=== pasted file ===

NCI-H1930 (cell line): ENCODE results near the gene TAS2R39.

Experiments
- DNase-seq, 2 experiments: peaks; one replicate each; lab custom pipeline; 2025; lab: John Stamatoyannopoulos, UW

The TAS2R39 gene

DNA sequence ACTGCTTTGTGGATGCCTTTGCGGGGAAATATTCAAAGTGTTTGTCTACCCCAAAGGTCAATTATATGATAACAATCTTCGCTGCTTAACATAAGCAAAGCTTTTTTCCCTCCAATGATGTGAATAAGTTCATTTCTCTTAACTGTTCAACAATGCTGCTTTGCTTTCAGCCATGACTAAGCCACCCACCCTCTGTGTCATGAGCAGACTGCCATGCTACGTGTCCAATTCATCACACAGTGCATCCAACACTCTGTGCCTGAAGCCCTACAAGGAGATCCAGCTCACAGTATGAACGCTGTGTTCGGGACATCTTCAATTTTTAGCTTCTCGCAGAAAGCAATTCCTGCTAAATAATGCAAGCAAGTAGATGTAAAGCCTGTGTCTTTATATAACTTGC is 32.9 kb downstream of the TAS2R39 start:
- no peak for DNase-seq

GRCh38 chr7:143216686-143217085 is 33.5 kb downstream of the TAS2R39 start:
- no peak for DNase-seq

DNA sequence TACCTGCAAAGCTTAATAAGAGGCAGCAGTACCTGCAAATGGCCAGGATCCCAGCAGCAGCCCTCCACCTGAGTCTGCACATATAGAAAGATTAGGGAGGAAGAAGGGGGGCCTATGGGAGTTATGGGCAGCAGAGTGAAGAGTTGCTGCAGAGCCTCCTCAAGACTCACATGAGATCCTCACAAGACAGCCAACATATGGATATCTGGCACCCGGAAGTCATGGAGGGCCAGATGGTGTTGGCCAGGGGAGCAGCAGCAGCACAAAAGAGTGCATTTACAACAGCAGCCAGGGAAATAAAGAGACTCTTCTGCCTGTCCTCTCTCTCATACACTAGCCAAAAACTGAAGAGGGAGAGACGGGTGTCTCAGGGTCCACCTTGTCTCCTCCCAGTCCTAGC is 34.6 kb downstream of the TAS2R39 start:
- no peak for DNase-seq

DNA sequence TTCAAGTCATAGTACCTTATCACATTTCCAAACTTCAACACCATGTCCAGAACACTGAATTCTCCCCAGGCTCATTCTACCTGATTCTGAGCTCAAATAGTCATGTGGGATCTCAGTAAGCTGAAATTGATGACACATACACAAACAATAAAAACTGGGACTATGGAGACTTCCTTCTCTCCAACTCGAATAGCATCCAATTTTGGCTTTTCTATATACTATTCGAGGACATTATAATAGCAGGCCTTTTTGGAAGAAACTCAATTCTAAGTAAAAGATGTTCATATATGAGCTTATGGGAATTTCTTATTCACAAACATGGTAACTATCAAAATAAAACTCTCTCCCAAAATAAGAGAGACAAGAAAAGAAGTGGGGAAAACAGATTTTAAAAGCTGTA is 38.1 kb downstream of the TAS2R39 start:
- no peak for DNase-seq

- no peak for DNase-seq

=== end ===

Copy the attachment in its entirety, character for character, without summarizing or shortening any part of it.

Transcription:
NCI-H1930 (cell line): ENCODE results near the gene TAS2R39.

Experiments
- DNase-seq, 2 experiments: peaks; one replicate each; lab custom pipeline; 2025; lab: John Stamatoyannopoulos, UW

The TAS2R39 gene

DNA sequence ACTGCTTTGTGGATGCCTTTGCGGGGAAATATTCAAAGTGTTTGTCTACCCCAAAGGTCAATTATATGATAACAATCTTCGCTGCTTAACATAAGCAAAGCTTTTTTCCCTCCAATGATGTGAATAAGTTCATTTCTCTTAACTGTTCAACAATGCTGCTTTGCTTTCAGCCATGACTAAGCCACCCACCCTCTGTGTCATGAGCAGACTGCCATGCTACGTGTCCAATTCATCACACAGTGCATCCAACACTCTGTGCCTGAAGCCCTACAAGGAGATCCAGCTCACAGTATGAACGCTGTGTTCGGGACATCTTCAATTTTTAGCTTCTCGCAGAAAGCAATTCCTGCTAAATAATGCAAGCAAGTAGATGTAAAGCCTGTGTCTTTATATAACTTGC is 32.9 kb downstream of the TAS2R39 start:
- no peak for DNase-seq

GRCh38 chr7:143216686-143217085 is 33.5 kb downstream of the TAS2R39 start:
- no peak for DNase-seq

DNA sequence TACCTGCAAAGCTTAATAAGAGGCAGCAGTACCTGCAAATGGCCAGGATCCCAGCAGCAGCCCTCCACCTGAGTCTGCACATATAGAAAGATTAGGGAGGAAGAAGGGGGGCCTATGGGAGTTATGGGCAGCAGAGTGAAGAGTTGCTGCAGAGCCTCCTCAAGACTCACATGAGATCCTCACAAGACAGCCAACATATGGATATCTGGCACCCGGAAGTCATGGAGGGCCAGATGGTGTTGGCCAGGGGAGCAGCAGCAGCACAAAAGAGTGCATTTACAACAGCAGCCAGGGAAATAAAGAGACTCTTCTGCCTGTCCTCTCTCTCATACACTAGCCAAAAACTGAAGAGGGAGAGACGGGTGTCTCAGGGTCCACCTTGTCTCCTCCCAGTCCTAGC is 34.6 kb downstream of the TAS2R39 start:
- no peak for DNase-seq

DNA sequence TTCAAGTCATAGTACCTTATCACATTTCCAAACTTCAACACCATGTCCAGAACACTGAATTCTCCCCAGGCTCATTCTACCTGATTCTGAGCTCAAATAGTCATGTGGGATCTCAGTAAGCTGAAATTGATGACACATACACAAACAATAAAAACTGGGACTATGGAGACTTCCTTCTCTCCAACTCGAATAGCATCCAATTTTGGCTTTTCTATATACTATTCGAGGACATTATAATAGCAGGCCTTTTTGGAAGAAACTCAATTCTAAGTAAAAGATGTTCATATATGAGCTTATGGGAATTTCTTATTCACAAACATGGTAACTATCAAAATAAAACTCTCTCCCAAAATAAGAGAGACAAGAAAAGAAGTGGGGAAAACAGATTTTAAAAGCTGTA is 38.1 kb downstream of the TAS2R39 start:
- no peak for DNase-seq

- no peak for DNase-seq